Emergency Response and Planning
Templates for water systems
- Emergency Response and Planning Guidance for Water SystemsMS Word orPDF
- CWS NTNC (serving 3,300 people or fewer) ERP TemplateMS Word orPDF
- CWS (serving over 3.300 people) Supplemental ERP TemplateMS Word orPDF
- Emergency Response and Planning Checklist for Water SystemsMS Word orPDF
OAR 333-061-0064 became effective January 1, 2022.
Community and Non-transient, Non-community (NTNC) water systems serving 3,300 people or fewer:
These systems are required to develop and maintain an emergency response plan (ERP) that can be accessed by water system staff during emergencies. DWS has developed an emergency response plan template for Community and NTNC water systems serving 3,300 people or fewer.
Community Water Systems serving more than 3,300 people:
Emergency response and planning requirements have been updated to align with
America's Water Infrastructure Act (AWIA)
which requires Community Water Systems (CWS) serving more than 3,300 people to conduct a risk and resilience assessment (RRA) and develop and maintain an ERP based on the findings from the assessment.
There are additional requirements for CWS serving more than 3,300 people and DWS has developed a supplemental template for these systems to add to their current AWIA compliant ERP. Additional requirements include:
- developing procedures for emergency events involving high-risk contaminant sources or activities,
- identifying institutional customers serving vulnerable populations,
- developing, and maintaining an emergency contact list,
- identifying decision making authorities, and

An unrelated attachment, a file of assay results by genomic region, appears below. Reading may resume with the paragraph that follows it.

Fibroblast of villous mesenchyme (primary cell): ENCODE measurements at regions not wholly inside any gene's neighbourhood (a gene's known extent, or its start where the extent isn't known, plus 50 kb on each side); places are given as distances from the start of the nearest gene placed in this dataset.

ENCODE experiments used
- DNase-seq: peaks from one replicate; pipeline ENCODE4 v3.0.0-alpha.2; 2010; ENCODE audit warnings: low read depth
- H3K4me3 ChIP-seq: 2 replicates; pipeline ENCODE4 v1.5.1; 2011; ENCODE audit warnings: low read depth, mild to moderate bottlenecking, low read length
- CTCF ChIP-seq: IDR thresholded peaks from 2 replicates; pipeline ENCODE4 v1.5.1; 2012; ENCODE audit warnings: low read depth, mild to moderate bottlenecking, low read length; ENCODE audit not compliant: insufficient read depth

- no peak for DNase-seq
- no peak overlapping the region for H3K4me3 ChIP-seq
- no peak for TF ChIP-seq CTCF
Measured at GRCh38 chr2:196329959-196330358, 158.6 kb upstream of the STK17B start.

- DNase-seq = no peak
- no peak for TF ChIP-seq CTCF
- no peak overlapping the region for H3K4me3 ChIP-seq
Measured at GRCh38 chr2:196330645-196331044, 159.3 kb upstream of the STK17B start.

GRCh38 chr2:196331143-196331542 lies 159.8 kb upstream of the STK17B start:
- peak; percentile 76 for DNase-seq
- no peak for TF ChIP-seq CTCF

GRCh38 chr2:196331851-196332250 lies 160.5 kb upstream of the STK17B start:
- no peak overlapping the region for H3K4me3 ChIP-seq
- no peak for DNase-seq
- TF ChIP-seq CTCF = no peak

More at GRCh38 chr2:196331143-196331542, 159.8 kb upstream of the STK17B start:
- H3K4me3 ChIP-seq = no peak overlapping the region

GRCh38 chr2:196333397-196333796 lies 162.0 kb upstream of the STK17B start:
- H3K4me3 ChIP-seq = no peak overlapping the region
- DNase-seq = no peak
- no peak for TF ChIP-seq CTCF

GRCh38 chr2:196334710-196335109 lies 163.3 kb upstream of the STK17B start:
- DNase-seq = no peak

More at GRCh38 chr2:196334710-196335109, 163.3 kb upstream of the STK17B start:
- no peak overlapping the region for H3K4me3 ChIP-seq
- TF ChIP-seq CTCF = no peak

- developing procedures for notifying agencies, customers, and local media during emergencies.
Note: Water systems are not required to certify to DWS that their plans are complete and should not send documents with critical information to DWS. These documents must be made available for review during the water system’s sanitary survey.
Drought and Water Conservation
Source Water Protection
Protecting your system’s water source whether it’s groundwater, surface water or GWUDI is vital to improving resiliency and ability to prepare and respond to emergencies and natural disasters. Planning for emergencies such as a contaminant spill near your source should be tailored to hazards identified in your source area. Water system personnel can develop source water protection strategies by identifying hazards, potential contaminants or land use practices that could impact their drinking water source. Examples of source water protection include reducing runoff pollution and sedimentation by restoring riparian zones and stabilizing stream banks, land protection or easements, limiting risky human activities in source water or wellhead protection areas and public education. For additional resources, visit
Drinking Water Service’s source water protection page.
Hauling Water During an Emergency
Emergency Response and Preparedness Trainings